Clark Little famously takes a beating in the shorebreak for a living. His images have become iconic in the surf world and non-surf world alike. All because he decided to do something differently, to see something that other photographers might otherwise disregard.
The aptly titled full-length documentary, Shorebreak: The Clark Little Story, examines how Clark came to be the world renowned, 1.8m Instagram followers photographer he is today.
“A key moment for me was when my wife came home with a photo of Waimea shorebreak,” said Clark. “That was about ten years ago. I said, ‘Honey, don’t bother getting a photo like this from the market. I can take one.'”
With that, he began venturing out in the waves heaving onto the sand at Waimea Bay with a small point-and-shoot camera with a housing, capturing fleeting moments in the barrel and freak of nature double or triple ups. He began posting photos on social media and they soon caught fire. Shortly after, Clark began getting phone calls from outlets like the Today Show to have him on and talk about his work.
“I did what I love and the rest kind of happened,” he says of the huge reception he received.
Clark has to be one of the most humble guys I’ve had the pleasure of speaking with. And the way that he shakes off his success is completely fitting, but also fails to give him credit for the intentionality behind his work. The reality is he saw the beauty of something most surf photographers would overlook. For most, the shorebreak is an obstacle to the actual playing field – the beauty to be photographed where waves were both rideable and symmetrical.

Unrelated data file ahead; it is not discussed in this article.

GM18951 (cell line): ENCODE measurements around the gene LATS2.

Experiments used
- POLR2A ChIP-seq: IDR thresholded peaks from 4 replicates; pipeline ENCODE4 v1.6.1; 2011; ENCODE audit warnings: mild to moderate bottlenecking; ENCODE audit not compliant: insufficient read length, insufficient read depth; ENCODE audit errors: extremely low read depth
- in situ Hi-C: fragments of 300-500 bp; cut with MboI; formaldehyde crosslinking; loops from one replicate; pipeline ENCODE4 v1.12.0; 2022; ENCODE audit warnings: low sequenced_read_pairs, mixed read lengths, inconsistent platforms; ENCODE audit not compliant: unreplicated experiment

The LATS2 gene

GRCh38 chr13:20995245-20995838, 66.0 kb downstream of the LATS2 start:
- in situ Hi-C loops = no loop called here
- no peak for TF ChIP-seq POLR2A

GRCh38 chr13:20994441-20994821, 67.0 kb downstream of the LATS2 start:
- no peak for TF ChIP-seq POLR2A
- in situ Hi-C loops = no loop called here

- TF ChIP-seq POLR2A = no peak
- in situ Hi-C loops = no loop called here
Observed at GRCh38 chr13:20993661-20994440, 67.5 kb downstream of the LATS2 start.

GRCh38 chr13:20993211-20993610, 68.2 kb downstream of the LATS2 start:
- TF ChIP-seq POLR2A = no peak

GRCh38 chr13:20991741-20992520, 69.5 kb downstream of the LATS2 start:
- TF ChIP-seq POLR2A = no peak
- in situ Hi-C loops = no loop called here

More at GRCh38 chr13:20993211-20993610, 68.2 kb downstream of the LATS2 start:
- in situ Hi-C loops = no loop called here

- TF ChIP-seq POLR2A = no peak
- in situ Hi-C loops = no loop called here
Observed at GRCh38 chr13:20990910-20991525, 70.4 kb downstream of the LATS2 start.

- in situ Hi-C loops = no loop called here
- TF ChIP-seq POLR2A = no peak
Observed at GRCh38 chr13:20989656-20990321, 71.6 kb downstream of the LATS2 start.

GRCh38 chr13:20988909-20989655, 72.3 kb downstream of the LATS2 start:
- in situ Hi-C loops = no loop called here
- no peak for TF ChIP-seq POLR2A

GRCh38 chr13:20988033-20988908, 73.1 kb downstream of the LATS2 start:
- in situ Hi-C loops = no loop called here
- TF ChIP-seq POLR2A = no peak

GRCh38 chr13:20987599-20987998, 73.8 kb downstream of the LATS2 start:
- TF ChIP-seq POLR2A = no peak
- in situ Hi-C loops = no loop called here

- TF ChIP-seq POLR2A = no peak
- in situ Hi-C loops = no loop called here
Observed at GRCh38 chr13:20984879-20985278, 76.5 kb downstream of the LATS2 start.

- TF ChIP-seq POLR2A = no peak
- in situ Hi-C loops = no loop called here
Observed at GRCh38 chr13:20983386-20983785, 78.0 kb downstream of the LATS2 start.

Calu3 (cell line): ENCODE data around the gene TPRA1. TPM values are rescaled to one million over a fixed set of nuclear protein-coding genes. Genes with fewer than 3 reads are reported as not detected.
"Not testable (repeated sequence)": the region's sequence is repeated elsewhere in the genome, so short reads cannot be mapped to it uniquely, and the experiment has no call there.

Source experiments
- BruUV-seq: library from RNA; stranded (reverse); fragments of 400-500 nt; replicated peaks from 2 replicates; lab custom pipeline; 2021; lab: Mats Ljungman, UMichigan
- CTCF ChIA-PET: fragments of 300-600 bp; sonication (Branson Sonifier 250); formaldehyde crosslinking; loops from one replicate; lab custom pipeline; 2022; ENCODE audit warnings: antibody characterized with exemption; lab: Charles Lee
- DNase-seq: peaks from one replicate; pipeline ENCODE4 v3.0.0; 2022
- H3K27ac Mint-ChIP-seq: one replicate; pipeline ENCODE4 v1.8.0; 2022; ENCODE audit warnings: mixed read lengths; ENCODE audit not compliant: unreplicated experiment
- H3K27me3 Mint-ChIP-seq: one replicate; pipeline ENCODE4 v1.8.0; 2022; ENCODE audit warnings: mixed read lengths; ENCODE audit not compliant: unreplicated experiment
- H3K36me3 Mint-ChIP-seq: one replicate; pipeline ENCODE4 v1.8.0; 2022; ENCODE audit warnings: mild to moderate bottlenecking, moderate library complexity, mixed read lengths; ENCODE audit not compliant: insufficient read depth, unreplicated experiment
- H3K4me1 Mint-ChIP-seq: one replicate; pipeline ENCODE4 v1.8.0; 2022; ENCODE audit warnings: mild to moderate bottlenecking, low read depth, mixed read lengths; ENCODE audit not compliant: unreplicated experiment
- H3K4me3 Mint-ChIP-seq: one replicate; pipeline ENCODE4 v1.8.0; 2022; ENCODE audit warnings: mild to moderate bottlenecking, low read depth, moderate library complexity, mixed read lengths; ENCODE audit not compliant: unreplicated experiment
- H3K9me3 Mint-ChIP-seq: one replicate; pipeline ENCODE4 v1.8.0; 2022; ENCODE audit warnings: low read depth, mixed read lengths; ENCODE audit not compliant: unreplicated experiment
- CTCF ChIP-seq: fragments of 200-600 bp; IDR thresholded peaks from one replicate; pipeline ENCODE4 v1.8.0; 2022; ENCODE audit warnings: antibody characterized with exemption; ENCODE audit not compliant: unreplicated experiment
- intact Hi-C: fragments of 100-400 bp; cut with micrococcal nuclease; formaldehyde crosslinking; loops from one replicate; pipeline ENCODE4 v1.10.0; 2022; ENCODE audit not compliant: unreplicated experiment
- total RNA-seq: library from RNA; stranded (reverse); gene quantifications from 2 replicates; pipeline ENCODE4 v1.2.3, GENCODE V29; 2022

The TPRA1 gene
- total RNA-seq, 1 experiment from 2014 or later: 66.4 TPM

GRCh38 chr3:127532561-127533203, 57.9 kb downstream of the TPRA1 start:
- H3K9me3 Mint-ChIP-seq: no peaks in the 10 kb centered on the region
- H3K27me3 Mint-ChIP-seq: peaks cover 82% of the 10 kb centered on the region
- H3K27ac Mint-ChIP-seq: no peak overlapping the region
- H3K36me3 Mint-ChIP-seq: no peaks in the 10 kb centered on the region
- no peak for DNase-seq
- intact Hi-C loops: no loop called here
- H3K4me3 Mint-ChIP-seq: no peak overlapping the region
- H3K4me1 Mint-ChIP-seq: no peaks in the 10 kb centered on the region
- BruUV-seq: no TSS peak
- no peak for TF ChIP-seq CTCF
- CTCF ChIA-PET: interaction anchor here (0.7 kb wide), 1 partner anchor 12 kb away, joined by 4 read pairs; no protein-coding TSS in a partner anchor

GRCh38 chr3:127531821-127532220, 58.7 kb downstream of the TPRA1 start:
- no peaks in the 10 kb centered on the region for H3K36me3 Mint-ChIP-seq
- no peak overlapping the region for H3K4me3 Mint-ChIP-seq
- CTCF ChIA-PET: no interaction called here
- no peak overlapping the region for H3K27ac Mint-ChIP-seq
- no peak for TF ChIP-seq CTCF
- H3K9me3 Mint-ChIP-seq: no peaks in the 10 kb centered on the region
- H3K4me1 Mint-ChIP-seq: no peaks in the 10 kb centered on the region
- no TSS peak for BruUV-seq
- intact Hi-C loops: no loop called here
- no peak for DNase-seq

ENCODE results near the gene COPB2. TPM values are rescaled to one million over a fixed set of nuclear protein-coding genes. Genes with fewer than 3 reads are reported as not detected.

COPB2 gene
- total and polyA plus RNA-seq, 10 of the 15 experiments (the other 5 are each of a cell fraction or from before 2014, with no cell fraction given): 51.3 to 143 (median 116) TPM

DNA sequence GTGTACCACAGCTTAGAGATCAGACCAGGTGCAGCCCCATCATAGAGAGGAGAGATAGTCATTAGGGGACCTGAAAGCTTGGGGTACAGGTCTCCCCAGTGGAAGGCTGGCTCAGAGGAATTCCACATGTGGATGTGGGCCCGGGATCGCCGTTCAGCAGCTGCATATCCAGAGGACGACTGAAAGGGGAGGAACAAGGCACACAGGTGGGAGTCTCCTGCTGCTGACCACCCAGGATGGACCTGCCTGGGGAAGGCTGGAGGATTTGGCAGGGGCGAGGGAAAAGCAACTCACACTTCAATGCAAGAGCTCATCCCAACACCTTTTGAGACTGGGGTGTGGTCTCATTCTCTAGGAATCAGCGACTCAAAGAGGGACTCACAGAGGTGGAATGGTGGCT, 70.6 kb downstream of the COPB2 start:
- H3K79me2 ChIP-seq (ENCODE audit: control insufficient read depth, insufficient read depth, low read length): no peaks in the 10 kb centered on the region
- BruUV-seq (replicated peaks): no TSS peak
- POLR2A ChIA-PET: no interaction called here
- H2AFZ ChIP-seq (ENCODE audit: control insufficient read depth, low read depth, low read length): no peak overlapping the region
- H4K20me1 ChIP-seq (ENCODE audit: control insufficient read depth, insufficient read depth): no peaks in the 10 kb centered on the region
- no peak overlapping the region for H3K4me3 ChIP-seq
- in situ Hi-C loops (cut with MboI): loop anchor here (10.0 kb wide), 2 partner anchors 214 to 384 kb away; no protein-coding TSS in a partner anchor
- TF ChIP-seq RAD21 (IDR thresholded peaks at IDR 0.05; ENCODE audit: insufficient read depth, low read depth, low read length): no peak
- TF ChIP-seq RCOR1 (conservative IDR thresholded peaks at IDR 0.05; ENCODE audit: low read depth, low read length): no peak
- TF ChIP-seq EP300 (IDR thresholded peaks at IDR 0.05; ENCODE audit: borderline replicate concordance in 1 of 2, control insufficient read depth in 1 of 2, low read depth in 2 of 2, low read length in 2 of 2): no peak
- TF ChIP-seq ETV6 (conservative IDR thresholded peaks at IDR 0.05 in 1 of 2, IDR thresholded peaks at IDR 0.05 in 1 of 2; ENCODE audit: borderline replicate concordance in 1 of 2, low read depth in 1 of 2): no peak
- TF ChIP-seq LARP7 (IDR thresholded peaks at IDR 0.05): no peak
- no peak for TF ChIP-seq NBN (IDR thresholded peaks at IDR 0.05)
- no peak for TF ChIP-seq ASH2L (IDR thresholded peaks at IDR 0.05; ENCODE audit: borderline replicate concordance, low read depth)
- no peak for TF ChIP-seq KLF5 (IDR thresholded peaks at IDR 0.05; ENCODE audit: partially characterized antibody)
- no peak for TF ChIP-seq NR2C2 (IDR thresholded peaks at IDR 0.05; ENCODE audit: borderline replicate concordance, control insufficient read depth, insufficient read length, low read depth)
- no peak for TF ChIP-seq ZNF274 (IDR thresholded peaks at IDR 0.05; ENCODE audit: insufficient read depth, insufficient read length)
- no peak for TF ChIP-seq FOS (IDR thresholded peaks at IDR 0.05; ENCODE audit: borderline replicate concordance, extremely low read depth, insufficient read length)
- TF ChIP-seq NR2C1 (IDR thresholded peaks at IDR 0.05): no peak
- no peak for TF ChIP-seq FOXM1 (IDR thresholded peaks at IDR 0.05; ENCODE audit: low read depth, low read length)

When I pushed Clark on that he concurred. “Yeah, I mean when you’re taking a photo of a double up, triple up, crazy wave, it’s like a natural sculpture in a sense.”
What’s incredible about Clark’s work, too, is the way it has the power to resonate with anyone anywhere. In most of his photos, there is no subject. In other words, no experience in the ocean much less knowledge of surfing is required to develop an intrinsic albeit vicarious connection to the waves and appreciate their energy.
I asked Clark about how someone in Topeka, Kansas might interpret his work and find joy from it, and how that made him feel. “I just hope that anything I do is making people happy, man,” he said. “You know, that’s what I’m trying to do through my photos and my Instagram is just spread happiness and positivity.”
Shorebreak takes a deeper look at the road to Clark’s success. Directed by Peter King, a world renowned surf photographer in his own right, the film has been touring the country, culminating in a Hawaiian premier.
That was the coolest moment, says Clark. “To have the premier at home and have family, friends, and hundreds and hundreds of other people show up, man, it was awesome.”